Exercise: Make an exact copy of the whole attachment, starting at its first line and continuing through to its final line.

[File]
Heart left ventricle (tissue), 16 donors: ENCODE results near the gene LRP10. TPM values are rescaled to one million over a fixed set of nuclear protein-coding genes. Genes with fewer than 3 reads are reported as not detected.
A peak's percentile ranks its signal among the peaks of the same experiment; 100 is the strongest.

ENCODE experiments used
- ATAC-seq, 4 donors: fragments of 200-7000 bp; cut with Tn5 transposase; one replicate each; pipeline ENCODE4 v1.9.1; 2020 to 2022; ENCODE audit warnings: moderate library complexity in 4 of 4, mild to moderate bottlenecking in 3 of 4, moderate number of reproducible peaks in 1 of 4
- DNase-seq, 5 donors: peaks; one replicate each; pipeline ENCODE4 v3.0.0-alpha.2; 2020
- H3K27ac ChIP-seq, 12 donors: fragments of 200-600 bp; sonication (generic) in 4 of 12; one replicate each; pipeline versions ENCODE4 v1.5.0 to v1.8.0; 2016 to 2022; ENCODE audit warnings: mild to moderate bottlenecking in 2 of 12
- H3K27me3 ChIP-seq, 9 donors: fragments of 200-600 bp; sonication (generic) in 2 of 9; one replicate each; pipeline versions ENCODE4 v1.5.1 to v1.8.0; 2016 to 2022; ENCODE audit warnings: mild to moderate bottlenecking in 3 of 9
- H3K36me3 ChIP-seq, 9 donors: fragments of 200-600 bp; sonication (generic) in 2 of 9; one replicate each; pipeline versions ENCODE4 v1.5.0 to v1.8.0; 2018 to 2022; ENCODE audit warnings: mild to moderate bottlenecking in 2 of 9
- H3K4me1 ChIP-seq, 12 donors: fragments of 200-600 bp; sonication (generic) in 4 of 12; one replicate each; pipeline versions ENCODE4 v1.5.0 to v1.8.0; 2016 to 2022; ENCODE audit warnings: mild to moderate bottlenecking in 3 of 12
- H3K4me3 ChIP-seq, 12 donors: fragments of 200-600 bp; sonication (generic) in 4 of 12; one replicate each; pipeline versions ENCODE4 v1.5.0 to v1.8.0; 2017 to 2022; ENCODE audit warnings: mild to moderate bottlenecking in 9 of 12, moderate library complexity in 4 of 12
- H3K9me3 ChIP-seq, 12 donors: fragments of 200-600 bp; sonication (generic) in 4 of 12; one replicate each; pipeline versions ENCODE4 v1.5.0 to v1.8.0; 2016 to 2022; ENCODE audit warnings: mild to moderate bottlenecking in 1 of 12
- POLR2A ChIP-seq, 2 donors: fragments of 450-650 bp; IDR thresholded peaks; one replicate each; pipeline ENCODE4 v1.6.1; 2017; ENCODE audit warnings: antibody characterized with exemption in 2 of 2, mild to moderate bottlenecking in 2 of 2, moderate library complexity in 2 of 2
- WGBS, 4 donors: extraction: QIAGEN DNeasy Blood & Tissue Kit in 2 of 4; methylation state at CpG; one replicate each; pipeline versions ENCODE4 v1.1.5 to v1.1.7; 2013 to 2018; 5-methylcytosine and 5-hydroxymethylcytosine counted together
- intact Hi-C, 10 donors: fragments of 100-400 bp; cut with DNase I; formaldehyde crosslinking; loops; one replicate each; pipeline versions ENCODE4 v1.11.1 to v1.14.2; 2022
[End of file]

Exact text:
Heart left ventricle (tissue), 16 donors: ENCODE results near the gene LRP10. TPM values are rescaled to one million over a fixed set of nuclear protein-coding genes. Genes with fewer than 3 reads are reported as not detected.
A peak's percentile ranks its signal among the peaks of the same experiment; 100 is the strongest.

ENCODE experiments used
- ATAC-seq, 4 donors: fragments of 200-7000 bp; cut with Tn5 transposase; one replicate each; pipeline ENCODE4 v1.9.1; 2020 to 2022; ENCODE audit warnings: moderate library complexity in 4 of 4, mild to moderate bottlenecking in 3 of 4, moderate number of reproducible peaks in 1 of 4
- DNase-seq, 5 donors: peaks; one replicate each; pipeline ENCODE4 v3.0.0-alpha.2; 2020
- H3K27ac ChIP-seq, 12 donors: fragments of 200-600 bp; sonication (generic) in 4 of 12; one replicate each; pipeline versions ENCODE4 v1.5.0 to v1.8.0; 2016 to 2022; ENCODE audit warnings: mild to moderate bottlenecking in 2 of 12
- H3K27me3 ChIP-seq, 9 donors: fragments of 200-600 bp; sonication (generic) in 2 of 9; one replicate each; pipeline versions ENCODE4 v1.5.1 to v1.8.0; 2016 to 2022; ENCODE audit warnings: mild to moderate bottlenecking in 3 of 9
- H3K36me3 ChIP-seq, 9 donors: fragments of 200-600 bp; sonication (generic) in 2 of 9; one replicate each; pipeline versions ENCODE4 v1.5.0 to v1.8.0; 2018 to 2022; ENCODE audit warnings: mild to moderate bottlenecking in 2 of 9
- H3K4me1 ChIP-seq, 12 donors: fragments of 200-600 bp; sonication (generic) in 4 of 12; one replicate each; pipeline versions ENCODE4 v1.5.0 to v1.8.0; 2016 to 2022; ENCODE audit warnings: mild to moderate bottlenecking in 3 of 12
- H3K4me3 ChIP-seq, 12 donors: fragments of 200-600 bp; sonication (generic) in 4 of 12; one replicate each; pipeline versions ENCODE4 v1.5.0 to v1.8.0; 2017 to 2022; ENCODE audit warnings: mild to moderate bottlenecking in 9 of 12, moderate library complexity in 4 of 12
- H3K9me3 ChIP-seq, 12 donors: fragments of 200-600 bp; sonication (generic) in 4 of 12; one replicate each; pipeline versions ENCODE4 v1.5.0 to v1.8.0; 2016 to 2022; ENCODE audit warnings: mild to moderate bottlenecking in 1 of 12
- POLR2A ChIP-seq, 2 donors: fragments of 450-650 bp; IDR thresholded peaks; one replicate each; pipeline ENCODE4 v1.6.1; 2017; ENCODE audit warnings: antibody characterized with exemption in 2 of 2, mild to moderate bottlenecking in 2 of 2, moderate library complexity in 2 of 2
- WGBS, 4 donors: extraction: QIAGEN DNeasy Blood & Tissue Kit in 2 of 4; methylation state at CpG; one replicate each; pipeline versions ENCODE4 v1.1.5 to v1.1.7; 2013 to 2018; 5-methylcytosine and 5-hydroxymethylcytosine counted together
- intact Hi-C, 10 donors: fragments of 100-400 bp; cut with DNase I; formaldehyde crosslinking; loops; one replicate each; pipeline versions ENCODE4 v1.11.1 to v1.14.2; 2022